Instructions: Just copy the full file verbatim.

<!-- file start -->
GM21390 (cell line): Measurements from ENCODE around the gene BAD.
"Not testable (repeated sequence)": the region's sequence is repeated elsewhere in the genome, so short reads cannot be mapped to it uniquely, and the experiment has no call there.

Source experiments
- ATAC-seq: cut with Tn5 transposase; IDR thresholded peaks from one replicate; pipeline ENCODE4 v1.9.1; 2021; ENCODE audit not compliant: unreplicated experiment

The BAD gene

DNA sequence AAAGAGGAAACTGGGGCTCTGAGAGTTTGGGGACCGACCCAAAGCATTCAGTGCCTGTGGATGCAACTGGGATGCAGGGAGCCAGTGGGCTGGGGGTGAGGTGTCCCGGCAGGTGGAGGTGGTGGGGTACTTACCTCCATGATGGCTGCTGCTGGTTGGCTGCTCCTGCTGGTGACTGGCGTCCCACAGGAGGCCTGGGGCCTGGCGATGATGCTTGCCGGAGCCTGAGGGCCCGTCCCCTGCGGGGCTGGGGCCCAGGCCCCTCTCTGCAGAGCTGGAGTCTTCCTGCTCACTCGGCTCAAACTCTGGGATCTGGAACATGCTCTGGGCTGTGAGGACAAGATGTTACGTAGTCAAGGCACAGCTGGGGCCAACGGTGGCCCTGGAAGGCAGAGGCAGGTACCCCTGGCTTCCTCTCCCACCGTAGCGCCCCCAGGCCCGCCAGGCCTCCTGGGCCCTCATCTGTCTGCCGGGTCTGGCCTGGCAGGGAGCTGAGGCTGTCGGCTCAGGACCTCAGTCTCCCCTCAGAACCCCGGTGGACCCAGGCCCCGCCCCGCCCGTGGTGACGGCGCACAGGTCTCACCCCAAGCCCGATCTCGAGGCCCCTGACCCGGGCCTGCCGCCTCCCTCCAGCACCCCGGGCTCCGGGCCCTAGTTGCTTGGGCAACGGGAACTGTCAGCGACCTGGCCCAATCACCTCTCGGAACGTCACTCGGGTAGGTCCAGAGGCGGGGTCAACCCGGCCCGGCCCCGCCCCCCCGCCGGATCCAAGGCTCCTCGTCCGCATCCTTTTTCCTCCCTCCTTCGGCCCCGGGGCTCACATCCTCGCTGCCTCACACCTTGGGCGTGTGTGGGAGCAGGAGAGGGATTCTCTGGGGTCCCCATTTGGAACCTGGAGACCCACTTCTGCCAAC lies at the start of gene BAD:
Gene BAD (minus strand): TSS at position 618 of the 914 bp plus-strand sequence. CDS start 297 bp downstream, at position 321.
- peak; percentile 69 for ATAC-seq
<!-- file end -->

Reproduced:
GM21390 (cell line): Measurements from ENCODE around the gene BAD.
"Not testable (repeated sequence)": the region's sequence is repeated elsewhere in the genome, so short reads cannot be mapped to it uniquely, and the experiment has no call there.

Source experiments
- ATAC-seq: cut with Tn5 transposase; IDR thresholded peaks from one replicate; pipeline ENCODE4 v1.9.1; 2021; ENCODE audit not compliant: unreplicated experiment

The BAD gene

DNA sequence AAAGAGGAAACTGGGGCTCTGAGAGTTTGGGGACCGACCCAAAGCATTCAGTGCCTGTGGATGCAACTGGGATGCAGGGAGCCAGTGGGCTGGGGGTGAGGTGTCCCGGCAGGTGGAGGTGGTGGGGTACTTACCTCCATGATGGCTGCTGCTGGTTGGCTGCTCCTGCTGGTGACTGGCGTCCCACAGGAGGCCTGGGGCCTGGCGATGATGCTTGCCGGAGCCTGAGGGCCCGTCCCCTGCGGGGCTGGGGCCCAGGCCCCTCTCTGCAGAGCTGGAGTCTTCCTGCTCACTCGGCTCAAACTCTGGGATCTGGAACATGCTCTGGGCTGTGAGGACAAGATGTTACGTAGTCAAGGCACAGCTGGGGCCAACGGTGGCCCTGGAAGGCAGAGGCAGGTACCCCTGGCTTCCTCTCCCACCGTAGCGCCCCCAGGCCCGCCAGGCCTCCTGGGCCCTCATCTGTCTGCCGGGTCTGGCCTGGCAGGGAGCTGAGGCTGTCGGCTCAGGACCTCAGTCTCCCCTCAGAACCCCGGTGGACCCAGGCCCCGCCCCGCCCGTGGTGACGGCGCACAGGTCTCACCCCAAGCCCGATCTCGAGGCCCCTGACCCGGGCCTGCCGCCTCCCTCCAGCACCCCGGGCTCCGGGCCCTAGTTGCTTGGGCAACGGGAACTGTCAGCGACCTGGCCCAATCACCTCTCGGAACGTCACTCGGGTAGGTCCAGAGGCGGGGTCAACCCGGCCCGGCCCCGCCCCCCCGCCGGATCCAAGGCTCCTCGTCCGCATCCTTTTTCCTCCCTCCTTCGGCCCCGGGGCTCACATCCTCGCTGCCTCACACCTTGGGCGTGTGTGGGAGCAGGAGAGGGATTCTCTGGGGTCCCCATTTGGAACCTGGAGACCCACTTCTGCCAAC lies at the start of gene BAD:
Gene BAD (minus strand): TSS at position 618 of the 914 bp plus-strand sequence. CDS start 297 bp downstream, at position 321.
- peak; percentile 69 for ATAC-seq